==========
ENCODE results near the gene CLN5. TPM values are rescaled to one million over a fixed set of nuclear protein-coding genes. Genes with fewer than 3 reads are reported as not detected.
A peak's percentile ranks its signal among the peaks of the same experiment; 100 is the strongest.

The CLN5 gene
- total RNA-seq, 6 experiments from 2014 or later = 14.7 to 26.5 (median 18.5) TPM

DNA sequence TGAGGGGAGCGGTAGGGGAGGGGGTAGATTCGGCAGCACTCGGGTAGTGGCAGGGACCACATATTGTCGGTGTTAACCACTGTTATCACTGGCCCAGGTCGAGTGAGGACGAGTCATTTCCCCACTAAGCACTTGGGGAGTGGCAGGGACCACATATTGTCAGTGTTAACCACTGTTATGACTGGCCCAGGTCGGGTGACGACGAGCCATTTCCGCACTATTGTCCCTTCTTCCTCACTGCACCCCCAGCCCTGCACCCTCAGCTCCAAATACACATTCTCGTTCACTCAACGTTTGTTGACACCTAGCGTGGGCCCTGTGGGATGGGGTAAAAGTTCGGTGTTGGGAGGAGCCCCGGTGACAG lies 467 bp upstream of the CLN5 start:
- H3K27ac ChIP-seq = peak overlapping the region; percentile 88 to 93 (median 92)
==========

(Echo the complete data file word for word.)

ENCODE results near the gene CLN5. TPM values are rescaled to one million over a fixed set of nuclear protein-coding genes. Genes with fewer than 3 reads are reported as not detected.
A peak's percentile ranks its signal among the peaks of the same experiment; 100 is the strongest.

The CLN5 gene
- total RNA-seq, 6 experiments from 2014 or later = 14.7 to 26.5 (median 18.5) TPM

DNA sequence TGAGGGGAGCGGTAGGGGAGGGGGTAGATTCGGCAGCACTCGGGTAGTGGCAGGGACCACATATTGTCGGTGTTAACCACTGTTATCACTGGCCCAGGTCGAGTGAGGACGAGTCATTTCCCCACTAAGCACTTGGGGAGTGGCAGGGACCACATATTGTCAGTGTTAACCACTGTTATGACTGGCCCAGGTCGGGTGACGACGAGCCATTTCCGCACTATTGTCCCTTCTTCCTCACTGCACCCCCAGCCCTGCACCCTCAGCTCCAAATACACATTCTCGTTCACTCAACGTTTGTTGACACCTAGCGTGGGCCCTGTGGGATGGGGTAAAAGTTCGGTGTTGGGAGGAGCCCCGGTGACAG lies 467 bp upstream of the CLN5 start:
- H3K27ac ChIP-seq = peak overlapping the region; percentile 88 to 93 (median 92)